What's the rarest bird you've ever seen?
The question has been on my mind since I read the July 8 Boston Globe article on how birding brings couples together. It's evidently been on other minds since then too, because Steve Grinley's Words on Birds column in the Daily News of Newburyport yesterday tackles the rarity question. Steve picks it up from the same angle that's been bugging me: Is it rare in the whole world? North America? Massachusetts? Merrimack River Plastic Penguins aside, a King Penguin would be alarmingly rare in Massachusetts but common on South Georgia. So what is is rare?
Rarity is relative. I guess that doesn't take away from the question's usefulness as a pickup line. After all, I might prefer someone who answered "rare relative to what?" than "orange-breasted falcon" whereas Peter Alden (see Globe story mentioned above) clearly prefers the orange-breasted falcon answer. I wish the story mentioned where the attractive woman had seen the orange-breasted falcon. If it was at Great Meadows, that would be rare indeed.
So what's the rarest bird I've seen? In the world? I'm still not sure. How many great bustards are left in the world? The European population of the Great Bustard is estimated to be between 35,600 and 38,500. The species is regarded as being in decline, maybe doomed. But that's practically a common bird compared to the piping plover, which numbers very roughly around 3190 in the Atlantic Coast population. I'm not counting the inland PIPL population because I don't have numbers at my finger tips but I'm sure even if you added that in the total would still be in the thousands, not the tens of thousands. I saw the Western Reef Heron when it showed up in Portsmouth, NH a couple years ago and it was only the 3rd North American record. How many Western Reef Herons are in the world? What about all the endemic finch species I saw in the Galapagos? Is one of them my rarest bird?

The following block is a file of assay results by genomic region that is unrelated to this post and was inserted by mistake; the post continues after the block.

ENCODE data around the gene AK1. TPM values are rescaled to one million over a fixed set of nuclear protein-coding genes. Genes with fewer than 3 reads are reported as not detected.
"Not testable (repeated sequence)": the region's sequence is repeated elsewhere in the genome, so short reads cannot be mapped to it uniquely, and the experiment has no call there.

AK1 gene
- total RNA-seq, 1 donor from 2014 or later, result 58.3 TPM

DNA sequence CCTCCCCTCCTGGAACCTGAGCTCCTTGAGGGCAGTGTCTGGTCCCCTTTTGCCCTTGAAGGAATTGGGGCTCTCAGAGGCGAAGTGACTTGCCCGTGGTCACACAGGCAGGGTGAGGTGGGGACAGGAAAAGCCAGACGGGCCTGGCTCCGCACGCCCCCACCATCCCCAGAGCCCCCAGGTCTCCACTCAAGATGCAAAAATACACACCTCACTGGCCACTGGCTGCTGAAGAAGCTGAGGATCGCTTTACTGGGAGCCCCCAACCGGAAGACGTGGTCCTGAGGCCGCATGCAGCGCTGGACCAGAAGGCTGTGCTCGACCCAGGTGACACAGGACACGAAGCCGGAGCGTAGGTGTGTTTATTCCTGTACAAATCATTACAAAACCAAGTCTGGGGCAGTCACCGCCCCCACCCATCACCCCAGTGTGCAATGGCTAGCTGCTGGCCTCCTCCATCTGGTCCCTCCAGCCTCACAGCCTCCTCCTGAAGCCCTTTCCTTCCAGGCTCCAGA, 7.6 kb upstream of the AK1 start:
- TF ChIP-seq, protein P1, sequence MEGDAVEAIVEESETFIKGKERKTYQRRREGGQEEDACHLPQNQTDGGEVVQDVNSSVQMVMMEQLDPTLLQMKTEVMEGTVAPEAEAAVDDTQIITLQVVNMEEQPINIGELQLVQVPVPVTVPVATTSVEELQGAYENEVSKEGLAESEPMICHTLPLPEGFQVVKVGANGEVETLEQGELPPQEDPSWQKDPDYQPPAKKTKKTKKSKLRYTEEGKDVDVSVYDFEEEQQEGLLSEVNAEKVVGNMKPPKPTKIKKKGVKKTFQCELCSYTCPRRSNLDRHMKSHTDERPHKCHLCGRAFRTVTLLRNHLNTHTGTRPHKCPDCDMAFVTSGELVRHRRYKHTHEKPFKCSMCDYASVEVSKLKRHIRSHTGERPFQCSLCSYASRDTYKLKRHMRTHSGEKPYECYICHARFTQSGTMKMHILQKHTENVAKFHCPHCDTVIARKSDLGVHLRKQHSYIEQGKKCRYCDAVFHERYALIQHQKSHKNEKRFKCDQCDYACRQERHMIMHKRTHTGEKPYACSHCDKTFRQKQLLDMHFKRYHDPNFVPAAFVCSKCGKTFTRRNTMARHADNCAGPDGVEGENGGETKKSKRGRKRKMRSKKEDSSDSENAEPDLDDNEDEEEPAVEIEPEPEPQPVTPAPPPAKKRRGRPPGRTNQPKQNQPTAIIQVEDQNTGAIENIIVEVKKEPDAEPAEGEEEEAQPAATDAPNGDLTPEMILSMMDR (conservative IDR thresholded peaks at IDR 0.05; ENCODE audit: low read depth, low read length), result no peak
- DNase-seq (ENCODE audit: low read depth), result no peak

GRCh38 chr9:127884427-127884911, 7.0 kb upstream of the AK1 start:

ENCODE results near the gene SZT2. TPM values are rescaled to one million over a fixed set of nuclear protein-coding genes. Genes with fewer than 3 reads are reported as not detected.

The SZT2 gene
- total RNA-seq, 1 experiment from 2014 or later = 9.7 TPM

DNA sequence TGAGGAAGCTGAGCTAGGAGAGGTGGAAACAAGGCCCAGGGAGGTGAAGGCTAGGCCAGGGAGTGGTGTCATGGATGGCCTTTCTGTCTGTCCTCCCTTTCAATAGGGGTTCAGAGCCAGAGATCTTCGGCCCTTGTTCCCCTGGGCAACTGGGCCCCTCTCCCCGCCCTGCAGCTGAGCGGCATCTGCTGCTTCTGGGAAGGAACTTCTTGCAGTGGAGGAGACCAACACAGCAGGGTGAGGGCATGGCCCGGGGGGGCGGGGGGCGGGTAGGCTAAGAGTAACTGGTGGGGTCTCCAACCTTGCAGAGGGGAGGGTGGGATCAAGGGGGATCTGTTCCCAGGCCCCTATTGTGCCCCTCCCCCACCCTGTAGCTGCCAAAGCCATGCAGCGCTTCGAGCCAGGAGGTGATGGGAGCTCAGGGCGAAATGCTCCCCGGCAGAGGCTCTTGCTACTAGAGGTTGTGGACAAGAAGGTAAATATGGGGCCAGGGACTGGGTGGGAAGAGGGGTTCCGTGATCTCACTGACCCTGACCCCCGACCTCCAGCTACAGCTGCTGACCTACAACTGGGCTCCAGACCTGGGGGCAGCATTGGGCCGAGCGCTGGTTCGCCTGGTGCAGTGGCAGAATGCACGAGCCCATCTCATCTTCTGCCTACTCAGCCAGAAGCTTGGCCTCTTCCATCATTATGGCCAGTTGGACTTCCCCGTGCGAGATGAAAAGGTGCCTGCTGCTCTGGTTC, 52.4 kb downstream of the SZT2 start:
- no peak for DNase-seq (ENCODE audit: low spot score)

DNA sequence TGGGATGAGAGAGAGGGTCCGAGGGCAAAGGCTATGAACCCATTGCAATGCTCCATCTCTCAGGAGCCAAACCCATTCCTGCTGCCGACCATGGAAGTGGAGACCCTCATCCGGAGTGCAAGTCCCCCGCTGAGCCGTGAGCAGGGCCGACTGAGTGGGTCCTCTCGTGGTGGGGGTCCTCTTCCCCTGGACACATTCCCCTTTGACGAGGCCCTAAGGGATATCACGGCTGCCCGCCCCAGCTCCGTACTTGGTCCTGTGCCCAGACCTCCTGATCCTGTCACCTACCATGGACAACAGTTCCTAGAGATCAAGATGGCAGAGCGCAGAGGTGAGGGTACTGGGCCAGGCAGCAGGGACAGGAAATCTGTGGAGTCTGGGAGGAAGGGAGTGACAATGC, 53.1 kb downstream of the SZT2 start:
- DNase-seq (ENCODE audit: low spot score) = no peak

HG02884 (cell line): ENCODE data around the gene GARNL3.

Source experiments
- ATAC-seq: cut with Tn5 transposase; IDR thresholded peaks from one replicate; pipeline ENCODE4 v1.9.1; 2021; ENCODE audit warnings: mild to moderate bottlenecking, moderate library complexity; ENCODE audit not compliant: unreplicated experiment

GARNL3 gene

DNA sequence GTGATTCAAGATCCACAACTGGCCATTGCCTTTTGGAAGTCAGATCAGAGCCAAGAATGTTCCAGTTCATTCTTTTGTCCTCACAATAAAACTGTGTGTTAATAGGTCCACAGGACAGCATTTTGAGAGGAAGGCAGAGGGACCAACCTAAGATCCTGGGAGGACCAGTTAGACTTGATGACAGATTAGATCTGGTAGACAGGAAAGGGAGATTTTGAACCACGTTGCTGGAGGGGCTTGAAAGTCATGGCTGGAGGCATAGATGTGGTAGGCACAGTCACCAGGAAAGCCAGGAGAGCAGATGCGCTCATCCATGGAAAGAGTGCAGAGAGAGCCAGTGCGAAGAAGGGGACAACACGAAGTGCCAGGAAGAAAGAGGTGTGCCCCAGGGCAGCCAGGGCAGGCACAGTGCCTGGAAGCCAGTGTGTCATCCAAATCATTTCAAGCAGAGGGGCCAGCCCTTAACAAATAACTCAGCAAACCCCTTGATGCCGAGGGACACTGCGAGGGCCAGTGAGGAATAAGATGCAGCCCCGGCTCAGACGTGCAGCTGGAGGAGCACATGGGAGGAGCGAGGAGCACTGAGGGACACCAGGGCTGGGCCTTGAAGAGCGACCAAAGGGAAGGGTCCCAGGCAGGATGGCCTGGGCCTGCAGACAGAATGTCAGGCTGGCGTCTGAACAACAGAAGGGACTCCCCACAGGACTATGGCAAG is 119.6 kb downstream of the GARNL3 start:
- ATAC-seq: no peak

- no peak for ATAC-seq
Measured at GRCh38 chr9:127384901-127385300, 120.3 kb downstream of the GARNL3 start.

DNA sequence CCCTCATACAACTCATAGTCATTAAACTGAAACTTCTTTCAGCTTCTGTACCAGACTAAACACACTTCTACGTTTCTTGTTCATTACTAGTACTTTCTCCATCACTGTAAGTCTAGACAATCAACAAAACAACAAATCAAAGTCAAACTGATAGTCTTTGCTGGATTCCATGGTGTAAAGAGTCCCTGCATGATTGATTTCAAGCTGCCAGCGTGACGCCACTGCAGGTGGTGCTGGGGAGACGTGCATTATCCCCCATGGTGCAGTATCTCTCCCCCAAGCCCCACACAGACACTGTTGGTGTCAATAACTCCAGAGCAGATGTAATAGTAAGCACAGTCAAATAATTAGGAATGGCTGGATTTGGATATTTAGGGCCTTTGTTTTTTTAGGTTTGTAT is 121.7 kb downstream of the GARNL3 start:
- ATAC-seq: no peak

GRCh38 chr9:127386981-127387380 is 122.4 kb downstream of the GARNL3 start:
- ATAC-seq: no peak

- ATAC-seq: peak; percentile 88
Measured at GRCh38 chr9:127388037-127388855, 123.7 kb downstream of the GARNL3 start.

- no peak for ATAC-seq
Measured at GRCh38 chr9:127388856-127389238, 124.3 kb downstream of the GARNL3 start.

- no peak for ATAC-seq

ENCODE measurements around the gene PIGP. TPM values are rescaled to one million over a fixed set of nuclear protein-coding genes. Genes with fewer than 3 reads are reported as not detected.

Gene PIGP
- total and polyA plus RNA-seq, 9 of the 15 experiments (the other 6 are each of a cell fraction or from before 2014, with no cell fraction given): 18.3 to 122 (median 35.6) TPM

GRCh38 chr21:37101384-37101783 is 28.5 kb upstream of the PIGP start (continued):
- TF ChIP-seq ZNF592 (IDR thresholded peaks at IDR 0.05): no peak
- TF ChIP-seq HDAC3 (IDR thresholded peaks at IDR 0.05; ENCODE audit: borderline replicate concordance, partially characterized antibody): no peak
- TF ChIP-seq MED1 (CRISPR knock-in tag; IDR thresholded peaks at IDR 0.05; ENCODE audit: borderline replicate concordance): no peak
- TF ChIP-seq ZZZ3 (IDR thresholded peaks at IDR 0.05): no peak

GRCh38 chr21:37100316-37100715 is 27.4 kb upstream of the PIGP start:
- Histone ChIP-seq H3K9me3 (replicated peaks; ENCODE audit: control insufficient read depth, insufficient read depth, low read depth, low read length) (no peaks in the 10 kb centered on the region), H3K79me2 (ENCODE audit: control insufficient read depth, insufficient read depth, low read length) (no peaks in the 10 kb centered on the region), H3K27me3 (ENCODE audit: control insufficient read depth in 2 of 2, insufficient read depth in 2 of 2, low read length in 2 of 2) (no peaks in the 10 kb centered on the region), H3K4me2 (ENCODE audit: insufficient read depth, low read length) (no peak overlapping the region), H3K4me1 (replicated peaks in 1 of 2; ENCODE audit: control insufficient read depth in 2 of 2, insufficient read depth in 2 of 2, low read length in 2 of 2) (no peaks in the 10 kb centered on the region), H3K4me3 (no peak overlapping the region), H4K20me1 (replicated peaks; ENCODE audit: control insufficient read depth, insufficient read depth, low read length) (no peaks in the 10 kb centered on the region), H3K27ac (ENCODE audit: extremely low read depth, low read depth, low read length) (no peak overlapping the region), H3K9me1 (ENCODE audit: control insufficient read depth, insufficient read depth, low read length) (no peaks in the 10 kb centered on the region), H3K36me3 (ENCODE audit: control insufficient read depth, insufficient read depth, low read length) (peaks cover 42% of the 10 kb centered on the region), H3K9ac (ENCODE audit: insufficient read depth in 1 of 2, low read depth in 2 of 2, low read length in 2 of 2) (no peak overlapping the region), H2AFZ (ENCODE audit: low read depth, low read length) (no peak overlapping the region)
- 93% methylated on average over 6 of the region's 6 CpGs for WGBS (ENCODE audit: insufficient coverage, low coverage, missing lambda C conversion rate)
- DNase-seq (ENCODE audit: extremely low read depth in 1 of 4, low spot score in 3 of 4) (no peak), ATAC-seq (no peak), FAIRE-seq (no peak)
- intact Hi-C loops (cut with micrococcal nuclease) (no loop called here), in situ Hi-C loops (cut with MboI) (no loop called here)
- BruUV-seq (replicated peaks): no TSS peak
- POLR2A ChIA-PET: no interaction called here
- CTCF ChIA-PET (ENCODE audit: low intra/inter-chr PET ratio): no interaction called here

I could spend all day and most of next week researching the population statistics of every bird I have ever seen and their relative rarity in their own habatits and still not have a really good answer. All I know is how my heart soared out on the Hungarian puszta when I saw my first Great Bustard and how privileged I feel whenever I see a piping plover on the beach at Parker River National Wildlife Refuge during a Saturday plover warden shift.